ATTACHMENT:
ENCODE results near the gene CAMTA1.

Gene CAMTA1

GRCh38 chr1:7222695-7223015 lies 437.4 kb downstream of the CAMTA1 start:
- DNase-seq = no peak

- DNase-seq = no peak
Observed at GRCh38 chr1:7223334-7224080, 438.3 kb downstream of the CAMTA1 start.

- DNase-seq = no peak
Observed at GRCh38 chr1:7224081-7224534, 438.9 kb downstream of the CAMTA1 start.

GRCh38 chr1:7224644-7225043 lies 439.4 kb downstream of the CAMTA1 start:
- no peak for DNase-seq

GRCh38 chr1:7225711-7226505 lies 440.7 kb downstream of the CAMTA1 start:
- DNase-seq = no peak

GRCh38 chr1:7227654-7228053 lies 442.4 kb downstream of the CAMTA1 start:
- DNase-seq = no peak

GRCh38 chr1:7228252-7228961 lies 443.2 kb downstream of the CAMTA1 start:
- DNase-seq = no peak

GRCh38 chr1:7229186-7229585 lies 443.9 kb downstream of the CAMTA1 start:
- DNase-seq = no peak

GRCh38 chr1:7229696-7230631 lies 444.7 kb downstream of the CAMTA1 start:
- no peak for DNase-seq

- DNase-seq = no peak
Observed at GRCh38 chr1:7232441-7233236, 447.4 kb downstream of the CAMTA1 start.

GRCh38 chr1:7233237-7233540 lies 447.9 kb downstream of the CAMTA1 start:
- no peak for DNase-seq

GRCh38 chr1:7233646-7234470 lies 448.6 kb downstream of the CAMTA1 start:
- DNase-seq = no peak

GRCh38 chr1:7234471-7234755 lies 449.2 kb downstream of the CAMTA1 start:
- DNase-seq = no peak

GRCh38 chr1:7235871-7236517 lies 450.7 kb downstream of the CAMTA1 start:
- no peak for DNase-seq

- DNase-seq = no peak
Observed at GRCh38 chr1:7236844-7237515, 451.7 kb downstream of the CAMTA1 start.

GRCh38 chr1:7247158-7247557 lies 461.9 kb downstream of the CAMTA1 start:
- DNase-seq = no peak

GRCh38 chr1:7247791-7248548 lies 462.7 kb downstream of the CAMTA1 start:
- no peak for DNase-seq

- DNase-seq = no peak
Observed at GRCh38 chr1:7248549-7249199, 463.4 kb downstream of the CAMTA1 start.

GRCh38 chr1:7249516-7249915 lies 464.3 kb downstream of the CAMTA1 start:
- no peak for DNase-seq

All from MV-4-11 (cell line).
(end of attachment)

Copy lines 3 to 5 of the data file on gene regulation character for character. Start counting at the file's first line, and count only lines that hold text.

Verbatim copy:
GRCh38 chr1:7222695-7223015 lies 437.4 kb downstream of the CAMTA1 start:
- DNase-seq = no peak

- DNase-seq = no peak